We decided try and escape the crowds in the Coast Mountains and head south of the border for the August long weekend.
We drove down to Sedro-Woolley in Friday morning, stopping for breakfast and pickup up a Northwest Forest Pass at the park office. We drove out to the trailhead, 37k along FS26. The trail follows the Suiattle River through old growth forest. There is are primitive campgrounds (pit toilets and decent trees for hanging food) at Canyon Creek and just before the junction with the Image Lake trail. Both have water. There is a junction just after Canyon Creek which is only labelled Pacific Crest Trail north and south. Take the left hand, PCT northbound trail for Image Lake.
We camped at the second campground. There was no one around and we had a peaceful night in the forest.
The next day we hiked up to Image Lake. There is another campground part way up to the ridge, also with pit toilet and trees for food hanging. There is also a junction here – straight on is the PCT and left is Image Lake. Apparently there is also a a creek for water a little way down the PCT trail here. Not long after exiting the bridge the trail crests Miners Ridge. A left fork takes you to the historic Miners Ridge fire lookout. Russ, the volunteer who is manning the station for the summer, was kind enough to show us around. He is working on restoring the lookout. It is 80 years old and has the original interior and sighting device to accurately determine the location of fires once they are spotted, as well as the telephone. There used to be a phone line all the way up the valley – you can still see the housings for the wire on some trees on the trail! It was fascinating to have a look round.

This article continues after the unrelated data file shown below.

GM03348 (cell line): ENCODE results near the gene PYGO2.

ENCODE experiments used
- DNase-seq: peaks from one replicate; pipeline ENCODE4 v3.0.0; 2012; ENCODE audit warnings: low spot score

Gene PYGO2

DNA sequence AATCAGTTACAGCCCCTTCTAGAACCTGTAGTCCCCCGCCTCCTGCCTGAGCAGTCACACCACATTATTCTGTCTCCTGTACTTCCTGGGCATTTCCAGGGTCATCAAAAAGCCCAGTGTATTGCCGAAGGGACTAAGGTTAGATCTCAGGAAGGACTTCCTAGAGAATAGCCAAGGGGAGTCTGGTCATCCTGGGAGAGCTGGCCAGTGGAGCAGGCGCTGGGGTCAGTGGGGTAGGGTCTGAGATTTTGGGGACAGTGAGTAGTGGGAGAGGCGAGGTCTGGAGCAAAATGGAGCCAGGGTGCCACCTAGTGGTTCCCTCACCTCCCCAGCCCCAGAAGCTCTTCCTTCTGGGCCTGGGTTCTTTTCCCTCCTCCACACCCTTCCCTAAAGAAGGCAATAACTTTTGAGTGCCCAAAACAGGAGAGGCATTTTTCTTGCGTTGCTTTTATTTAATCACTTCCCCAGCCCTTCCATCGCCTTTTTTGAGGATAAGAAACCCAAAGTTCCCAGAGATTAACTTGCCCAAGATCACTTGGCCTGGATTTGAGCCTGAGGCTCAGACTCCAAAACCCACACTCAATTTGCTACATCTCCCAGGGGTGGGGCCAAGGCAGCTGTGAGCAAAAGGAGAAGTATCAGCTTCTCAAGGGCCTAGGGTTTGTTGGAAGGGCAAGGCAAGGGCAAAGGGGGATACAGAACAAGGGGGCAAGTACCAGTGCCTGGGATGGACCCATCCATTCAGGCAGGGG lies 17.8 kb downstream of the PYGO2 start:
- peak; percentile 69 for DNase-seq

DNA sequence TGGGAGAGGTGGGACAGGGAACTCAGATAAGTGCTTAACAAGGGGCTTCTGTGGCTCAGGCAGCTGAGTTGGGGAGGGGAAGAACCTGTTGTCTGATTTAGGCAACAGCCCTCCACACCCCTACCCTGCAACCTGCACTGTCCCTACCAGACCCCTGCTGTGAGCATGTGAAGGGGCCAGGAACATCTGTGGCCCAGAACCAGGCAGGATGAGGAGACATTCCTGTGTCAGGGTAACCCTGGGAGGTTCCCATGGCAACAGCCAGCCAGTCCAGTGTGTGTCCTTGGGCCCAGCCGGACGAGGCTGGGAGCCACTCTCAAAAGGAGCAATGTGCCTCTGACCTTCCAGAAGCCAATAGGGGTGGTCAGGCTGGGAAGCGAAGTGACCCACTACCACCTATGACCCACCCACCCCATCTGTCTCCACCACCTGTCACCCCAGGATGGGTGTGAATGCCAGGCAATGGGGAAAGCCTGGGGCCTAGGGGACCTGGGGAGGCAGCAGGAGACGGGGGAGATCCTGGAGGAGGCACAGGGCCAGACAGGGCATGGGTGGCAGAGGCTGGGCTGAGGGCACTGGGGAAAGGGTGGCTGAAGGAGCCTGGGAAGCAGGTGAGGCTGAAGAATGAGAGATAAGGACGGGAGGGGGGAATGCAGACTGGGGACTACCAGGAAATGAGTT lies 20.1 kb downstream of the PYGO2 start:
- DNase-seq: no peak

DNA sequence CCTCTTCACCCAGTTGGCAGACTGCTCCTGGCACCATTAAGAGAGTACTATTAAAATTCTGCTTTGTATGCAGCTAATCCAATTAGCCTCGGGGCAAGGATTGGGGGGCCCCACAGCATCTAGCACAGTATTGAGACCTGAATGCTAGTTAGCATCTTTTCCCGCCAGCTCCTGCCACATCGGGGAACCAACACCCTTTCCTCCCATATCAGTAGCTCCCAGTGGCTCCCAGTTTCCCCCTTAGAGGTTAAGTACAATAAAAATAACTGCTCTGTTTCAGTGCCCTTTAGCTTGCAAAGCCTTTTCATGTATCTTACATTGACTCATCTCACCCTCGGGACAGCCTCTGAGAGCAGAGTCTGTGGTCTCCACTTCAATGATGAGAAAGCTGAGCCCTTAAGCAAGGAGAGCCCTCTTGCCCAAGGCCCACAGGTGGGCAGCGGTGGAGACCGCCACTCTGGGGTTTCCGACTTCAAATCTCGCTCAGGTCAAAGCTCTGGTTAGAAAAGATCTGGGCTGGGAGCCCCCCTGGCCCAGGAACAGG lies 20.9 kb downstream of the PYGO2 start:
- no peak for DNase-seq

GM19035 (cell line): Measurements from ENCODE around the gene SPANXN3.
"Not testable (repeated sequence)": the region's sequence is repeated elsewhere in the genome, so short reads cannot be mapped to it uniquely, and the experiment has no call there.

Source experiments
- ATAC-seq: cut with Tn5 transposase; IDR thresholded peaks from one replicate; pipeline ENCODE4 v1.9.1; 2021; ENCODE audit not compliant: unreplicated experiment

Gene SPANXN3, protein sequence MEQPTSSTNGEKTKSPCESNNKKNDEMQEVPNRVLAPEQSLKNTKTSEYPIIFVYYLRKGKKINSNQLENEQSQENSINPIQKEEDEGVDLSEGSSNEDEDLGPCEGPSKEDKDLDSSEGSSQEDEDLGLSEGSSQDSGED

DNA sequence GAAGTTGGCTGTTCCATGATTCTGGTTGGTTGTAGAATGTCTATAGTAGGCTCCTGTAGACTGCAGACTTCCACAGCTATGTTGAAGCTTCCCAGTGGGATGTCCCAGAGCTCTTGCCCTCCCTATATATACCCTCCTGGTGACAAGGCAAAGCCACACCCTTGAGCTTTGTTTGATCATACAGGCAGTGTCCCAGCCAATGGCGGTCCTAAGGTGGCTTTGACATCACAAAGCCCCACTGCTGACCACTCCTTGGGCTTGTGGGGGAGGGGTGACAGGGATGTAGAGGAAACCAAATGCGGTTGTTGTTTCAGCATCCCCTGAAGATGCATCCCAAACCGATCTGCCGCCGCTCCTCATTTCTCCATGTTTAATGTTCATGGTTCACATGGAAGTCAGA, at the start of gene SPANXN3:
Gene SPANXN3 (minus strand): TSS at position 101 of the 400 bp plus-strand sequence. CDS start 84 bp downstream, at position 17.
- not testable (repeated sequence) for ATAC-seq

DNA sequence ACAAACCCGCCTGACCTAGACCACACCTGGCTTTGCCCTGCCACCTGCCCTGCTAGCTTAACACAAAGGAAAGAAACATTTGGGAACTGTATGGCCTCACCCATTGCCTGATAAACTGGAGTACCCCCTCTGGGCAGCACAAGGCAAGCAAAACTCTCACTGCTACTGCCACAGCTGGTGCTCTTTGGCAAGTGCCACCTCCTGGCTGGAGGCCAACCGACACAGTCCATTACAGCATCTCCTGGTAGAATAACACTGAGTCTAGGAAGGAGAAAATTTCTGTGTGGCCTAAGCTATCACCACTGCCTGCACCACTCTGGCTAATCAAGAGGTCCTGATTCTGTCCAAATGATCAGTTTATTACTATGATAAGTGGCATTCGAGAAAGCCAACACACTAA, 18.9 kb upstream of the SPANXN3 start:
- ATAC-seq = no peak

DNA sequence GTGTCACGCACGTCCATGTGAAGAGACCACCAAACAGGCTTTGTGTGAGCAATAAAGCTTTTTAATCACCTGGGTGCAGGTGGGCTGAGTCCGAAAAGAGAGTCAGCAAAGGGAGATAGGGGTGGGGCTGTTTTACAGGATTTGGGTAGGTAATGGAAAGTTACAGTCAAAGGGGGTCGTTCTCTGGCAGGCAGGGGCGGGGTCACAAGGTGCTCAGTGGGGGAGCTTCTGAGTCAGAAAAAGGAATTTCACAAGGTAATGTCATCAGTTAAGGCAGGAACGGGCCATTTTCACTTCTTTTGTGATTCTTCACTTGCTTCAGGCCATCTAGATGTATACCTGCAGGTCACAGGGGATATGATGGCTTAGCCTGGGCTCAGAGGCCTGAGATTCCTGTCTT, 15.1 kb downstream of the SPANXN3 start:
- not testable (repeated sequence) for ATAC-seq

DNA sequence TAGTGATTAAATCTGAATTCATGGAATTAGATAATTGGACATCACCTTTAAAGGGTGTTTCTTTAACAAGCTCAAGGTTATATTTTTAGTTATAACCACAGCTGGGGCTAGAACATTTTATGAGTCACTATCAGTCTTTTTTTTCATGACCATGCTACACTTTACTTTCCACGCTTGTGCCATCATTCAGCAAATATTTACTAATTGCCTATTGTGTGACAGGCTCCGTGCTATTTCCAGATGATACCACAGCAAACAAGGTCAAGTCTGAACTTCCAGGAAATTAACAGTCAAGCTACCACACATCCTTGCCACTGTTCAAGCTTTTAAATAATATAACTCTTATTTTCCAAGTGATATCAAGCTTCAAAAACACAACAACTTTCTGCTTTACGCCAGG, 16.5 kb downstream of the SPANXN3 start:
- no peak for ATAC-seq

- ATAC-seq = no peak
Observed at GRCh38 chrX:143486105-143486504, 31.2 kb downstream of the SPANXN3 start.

After that we got set up at Image Lake, and had a look round the area. There were a few other people around but it was pretty quiet. The lake is full of salamanders! There has been a lot of work to restore the lake edge, apparently much of the replanting was done between 1970 and 1985 by women who manned the fire lookout in the summers. Previously, in the 1960s, the lake was so popular that there would often be 100-200 people camped there in the summer! Camping is not allowed by the lake anymore and the tent sites are on the south side looking towards Glacier Peak.
During the afternoon the clouds were gathering and there were a few showers. We went out between showers to get water and cook dinner. Not long after we ate, the heavens opened and there was hail and very heavy rain. The campsite was inundated and we spent about an hour diverting water away from the tent. The lightning was very close and it was quite the storm. It eased off enough for us to put out things away and get in the tent. The rain finally stopped around 2am.
In the morning it didn’t look too bad and all the water had drained. Russ came by to check on everyone. Apparently it was pretty exciting in the lookout and he spent quite a bit of time perched on his lightening stool!
We set off for a day hike to Cloudy Pass. The trail is lovely and passes through meadows caused by avalanches on steep slopes. It was very smoky which obscured what was would have been amazing views of Glacier Peak and the Suiattle River Valley. Part of the PCT was closed due to the fire and hikers were diverted via Cloudy Pass so we saw more people today. The Pass is beautiful and looks over to Lyman Lake. It was also really buggy and not very breezy. We stuck it out for a while and had a coffee before heading back to Image Lake. We took a short side trip along the trail towards Canyon Lake, which looks like a great day hike or overnight trip. We got back in time for Andy to swim in the lake and to enjoy a warm (if buggy!) evening with a beautiful sunset.
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